The Colorado Department of Transportation (CDOT) unveiled a work zone vehicle designed to advance safety for roadway maintenance crews. Customarily positioned behind road construction crews in order to protect workers from the traveling public, the Autonomous Impact Protection Vehicle (AIPV) increases work zone safety by removing the driver from a truck that is actually designed to be hit.
CDOT and a host of partners showcased the AIPV in action without a driver behind the wheel during a live roadway-striping operation in Fort Collins, Colorado. As part of its RoadX program, CDOT and partners at Colas UK, Royal Truck & Equipment and Kratos Defense and Security Solutions, adapted military technology for use in the AIPV that uses a rear-mounted attenuator (or crash cushion) to absorb or deflect vehicles that cross into work zones.
“Just in the last four years, there have been 26 incidents where a member of the traveling public struck a CDOT impact protection vehicle—that’s almost seven per year,” said Shailen Bhatt, CDOT executive director. “This is a dangerously high number when you consider that in some instances, a CDOT employee is sitting in the driver’s seat of the vehicle that was hit. By using self-driving technology, we’re able to take the driver out of harm’s way while still effectively shielding roadside workers.”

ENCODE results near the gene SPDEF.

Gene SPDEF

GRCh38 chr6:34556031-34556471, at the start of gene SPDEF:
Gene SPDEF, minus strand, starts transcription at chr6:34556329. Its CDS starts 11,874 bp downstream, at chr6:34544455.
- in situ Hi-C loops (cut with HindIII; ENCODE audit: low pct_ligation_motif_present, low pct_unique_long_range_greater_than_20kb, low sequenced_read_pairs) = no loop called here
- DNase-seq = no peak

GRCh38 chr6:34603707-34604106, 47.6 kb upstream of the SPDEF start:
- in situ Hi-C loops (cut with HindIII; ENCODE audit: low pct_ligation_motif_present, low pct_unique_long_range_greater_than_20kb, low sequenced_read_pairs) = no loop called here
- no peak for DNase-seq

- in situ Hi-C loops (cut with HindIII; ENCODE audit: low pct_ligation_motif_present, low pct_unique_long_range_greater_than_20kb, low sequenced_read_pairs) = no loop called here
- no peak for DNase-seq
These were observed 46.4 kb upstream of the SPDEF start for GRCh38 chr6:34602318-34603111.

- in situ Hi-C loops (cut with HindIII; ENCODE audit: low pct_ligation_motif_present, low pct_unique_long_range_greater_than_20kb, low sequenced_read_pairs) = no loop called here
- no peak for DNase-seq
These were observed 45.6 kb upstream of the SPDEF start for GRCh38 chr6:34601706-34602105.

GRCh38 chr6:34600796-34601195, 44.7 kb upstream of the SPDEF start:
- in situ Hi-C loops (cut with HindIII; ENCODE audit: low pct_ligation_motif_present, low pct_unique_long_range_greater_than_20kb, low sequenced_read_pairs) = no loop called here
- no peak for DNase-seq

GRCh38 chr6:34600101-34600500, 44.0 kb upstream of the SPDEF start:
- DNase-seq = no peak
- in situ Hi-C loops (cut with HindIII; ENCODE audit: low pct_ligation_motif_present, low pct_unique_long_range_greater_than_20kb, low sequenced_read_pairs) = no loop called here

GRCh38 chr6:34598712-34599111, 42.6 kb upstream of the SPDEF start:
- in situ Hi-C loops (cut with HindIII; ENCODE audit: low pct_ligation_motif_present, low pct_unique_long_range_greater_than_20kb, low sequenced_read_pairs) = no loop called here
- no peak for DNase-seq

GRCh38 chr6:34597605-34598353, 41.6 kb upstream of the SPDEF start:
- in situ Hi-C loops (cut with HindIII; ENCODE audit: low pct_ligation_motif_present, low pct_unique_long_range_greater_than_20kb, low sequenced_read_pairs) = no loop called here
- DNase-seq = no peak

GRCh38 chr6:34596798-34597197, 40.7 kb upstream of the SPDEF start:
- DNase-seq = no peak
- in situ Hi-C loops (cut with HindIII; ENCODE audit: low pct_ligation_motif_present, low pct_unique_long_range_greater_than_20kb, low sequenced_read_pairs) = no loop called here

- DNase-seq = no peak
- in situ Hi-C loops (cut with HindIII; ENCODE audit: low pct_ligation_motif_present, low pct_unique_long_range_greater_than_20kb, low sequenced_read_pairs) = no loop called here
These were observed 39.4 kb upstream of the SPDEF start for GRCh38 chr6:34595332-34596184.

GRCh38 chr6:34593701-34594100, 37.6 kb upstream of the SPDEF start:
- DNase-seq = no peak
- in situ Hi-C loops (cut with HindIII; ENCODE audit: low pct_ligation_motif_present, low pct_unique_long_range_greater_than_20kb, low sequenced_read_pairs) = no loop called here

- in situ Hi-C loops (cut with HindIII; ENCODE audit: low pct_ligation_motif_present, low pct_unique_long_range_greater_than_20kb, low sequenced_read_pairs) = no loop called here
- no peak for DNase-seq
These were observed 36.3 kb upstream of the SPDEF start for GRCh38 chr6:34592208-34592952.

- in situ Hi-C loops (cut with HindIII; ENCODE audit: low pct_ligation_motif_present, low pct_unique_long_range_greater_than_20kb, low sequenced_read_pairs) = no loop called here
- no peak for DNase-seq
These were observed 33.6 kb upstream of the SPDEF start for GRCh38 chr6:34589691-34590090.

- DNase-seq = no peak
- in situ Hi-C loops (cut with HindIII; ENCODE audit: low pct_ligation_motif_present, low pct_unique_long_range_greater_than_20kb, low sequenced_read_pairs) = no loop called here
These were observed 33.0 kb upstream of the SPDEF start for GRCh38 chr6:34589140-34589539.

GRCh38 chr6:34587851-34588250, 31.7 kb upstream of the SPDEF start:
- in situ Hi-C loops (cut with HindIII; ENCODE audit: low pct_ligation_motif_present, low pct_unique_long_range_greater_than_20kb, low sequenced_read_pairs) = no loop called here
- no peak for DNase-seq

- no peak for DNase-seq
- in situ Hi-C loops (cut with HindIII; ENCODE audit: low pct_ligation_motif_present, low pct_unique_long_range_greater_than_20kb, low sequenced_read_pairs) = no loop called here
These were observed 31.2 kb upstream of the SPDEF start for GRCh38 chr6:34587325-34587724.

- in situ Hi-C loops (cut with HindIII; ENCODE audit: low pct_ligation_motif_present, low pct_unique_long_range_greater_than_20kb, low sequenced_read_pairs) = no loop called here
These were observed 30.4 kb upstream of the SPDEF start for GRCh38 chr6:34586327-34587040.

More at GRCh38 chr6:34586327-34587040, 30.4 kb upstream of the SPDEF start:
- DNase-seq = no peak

Between 2000 and 2014, Colorado has seen 21,898 crashes and 171 fatalities in work zones. According to the Federal Highway Administration, in work zones in 2015, there was a crash every 5.4 minutes, 70 crash-related injuries every day, and 12 crash-related fatalities every week. The AIPV is designed to reduce these numbers by using technology to mimic the position, speed and direction of a lead vehicle that transmits a signal to the trailing driverless vehicle, ensuring the AIPV is always correctly positioned between roadway workers and live traffic.
“Today’s demonstration proves that technology can take transportation safety to a new level and forever improve the way we work,” Bhatt said. Prior to the live roadway operation, CDOT conducted extensive testing of the AIPV’s emergency stopping and obstacle detection systems. Testing also confirmed the vehicle’s ability to stay in its lane and make tight turns.
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